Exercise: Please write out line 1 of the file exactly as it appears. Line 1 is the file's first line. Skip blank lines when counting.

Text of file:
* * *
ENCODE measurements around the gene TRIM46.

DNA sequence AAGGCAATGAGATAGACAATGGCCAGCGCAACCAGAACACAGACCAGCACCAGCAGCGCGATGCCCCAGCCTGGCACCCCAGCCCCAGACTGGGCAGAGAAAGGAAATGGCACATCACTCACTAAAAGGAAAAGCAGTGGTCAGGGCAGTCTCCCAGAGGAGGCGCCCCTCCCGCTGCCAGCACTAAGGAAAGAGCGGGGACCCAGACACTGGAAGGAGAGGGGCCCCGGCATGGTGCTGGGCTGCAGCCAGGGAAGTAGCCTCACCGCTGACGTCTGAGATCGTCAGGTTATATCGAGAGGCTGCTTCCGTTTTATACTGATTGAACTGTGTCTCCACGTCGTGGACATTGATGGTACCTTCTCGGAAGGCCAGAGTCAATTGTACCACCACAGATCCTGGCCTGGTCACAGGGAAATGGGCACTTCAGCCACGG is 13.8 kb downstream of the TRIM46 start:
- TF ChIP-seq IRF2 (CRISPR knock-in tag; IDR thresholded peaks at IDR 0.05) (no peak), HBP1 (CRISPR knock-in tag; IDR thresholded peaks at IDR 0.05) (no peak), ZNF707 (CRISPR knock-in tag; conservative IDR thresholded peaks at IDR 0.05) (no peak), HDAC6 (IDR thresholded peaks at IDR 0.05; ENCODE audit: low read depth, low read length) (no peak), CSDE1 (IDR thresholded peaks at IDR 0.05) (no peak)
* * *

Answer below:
ENCODE measurements around the gene TRIM46.